## Summary for Velocity Formulas

All the different formulas to calculate different velocities are as follows:

• v = s / t
• v = (xf – xi)/ t = Î”x / t
• v = u + at
• Ï‰ = Î¸ / t
• ve = âˆš2Gm/ r

Also, Check

## Solved Examples on Velocity

Example 1: In one hour, a car may travel 550 km. Calculate its velocity.

Solution:

Given,

• Displacement, s = 550 km = 550 Ã— 103 m
• Time taken, t = 1 h = 3600 s

Since,

Velocity = Displacement / Time

v = 550 Ã— 103 / 3600

= 152.77 m/s

Hence, the velocity of the car is 152.77 m/s.

Example 2: A car starts and covers a displacement of 40 m in 10 s. Calculate its velocity.

Solution:

Given,

• Initial position, xi = 0 m
• Final position, xf = 40 m
• Time taken, t = 10 s.

Since,

v = xf – xi / t

Therefore,

v = (40 m – 0 m) / 10 s

= 4 m/s

Hence, the velocity of the car is 4 m/s.

Example 3: A player hits a football that is initially at rest and attains the acceleration of 20 ms-2 in time 5 s. Determine the final velocity of the football after t = 5 s.

Solution:

Given,

• Acceleration, a = 20 ms-2
• Initial velocity, u = 0 m/s
• Time taken, t = 5 s.

Since,

v = u + at

Therefore,

v = 0 m/s + 20 ms-2 Ã— 5 s

= 100 m/s

Hence, the final velocity of the football after t = 5 s is 100 m/s.

Example 4: Determine the angular velocity of the ball displaced in a circular motion by an angle of 30 radians in 5 s.

Solution:

Given,

• Angular displacement, Î¸ = 30 rad
• Time taken, t = 5 s

Since, the angular velocity is given as:

Ï‰ = Î¸ / t

Therefore,

Ï‰ = 30 rad / 5 s

Hence, the angular speed of the ball is 6 rad/s.

Example 5: A person completes a distance with a final velocity of 20 m/s and acceleration of 2 m/s2 in time of 4 s. Calculate its initial velocity.

Solution:

Given,

• Acceleration, a = 2 ms-2
• Initial velocity, v = 20 m/s
• Time taken, t = 4 s.

Since, the initial velocity is:

u = v – at

Therefore,

u = 20 m/s – 2 ms-2 Ã— 4 s

= 12 m/s

Hence, the initial velocity of the person is 12 m/s.

Example 6: What will be the escape velocity of an object from the earth’s surface?

Solution:

• Mass of the earth, m = 6 Ã— 1024 kg,
• Distance of the object from the center of the mass is equals to the radius of the earth, r = 6400 km = 6.4 Ã— 106 m, and
• Value of gravitational constant, G = 6.67 Ã— 10âˆ’11 Nm2/kg2.

Since, the Escape Velocity is defined as,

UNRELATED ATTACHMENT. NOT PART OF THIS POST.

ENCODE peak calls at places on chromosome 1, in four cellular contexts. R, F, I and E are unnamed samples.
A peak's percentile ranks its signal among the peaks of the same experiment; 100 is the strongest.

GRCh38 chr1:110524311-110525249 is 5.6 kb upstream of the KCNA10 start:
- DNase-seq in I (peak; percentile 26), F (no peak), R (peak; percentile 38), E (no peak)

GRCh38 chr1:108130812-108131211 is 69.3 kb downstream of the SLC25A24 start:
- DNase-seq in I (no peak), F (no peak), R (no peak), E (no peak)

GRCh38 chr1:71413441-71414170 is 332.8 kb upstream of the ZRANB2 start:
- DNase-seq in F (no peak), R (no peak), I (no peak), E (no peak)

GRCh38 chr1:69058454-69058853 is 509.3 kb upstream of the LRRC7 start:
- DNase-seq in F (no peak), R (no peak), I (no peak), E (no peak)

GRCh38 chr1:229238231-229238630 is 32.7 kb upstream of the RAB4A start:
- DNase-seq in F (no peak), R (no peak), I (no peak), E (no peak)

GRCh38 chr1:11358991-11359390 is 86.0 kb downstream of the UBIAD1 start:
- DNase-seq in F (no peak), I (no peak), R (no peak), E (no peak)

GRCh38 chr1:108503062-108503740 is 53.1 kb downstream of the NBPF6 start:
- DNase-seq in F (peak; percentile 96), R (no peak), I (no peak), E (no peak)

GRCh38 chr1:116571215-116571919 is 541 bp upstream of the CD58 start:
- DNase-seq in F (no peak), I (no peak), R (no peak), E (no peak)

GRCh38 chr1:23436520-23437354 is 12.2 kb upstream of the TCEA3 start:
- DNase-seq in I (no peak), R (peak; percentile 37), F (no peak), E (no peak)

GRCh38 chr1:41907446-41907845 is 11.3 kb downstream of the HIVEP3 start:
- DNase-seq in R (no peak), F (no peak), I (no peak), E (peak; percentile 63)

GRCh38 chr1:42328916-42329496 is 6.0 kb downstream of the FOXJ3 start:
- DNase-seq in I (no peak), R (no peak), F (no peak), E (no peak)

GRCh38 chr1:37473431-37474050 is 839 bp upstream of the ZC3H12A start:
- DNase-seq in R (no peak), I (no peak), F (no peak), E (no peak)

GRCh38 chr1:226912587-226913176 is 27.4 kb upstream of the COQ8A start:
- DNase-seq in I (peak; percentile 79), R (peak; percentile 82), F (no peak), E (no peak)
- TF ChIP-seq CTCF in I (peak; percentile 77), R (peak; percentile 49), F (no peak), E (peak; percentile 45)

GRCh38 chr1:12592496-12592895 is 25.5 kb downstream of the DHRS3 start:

ve = âˆš2Gm/ r

Therefore,

ve = âˆš2 Ã— 6.67 Ã— 10âˆ’11 Ã— 6 Ã— 1024 kg / 6.4 Ã— 106 m

= 11200 m/s

= 11.2 km/s

Hence, the escape velocity of an object from the earth’s surface is 11.2 km/s.

## FAQs on Velocity

### Q1: Define Velocity.

When speed of an object is measured in a specific direction, it is called velocity. For example, car moving towards north with speed 40 km/hour, is the example of velocity.

### Q2: What is Instantaneous velocity?

Instantaneous velocity is defined as the velocity of an object at a specific instant of time. It is measured in m/s.

### Q3: What is the Unit of Velocity?

The SI unit for velocity is m/s (meters per second). It is also measured in miles per hour (mph), kilometers per hour (kph), and kilometers per second (km/s).

### Q4: Can Velocity be zero?

Yes, velocity can be zero. As for an object at rest velocity is always 0.

### Q5: Can Velocity be negative?

Yes, velocity can be negative.

### Q6: How Velocity can be Negative?

Velocity of any object in the opposite direction is always considered with negative sign.

### Q7: When Velocity is Constant Acceleration is ____.

Acceleration for a constant velocity motion is 0 m/s2 as there is no change in the velocity.

### Q8: Is Velocity a Vector Quantity?

Yes, velocity is a vector quantity.

### Q9: Why Velocity is a Vector Quantity?

As to define velocity of any object we need magnitude as well as direction, therefore velocity is a vector quantity.

### Q10: What is Average Velocity Formula?

The formula for average velocity is given as

Average Velocity = Total Displacement Travelled / Total Time Taken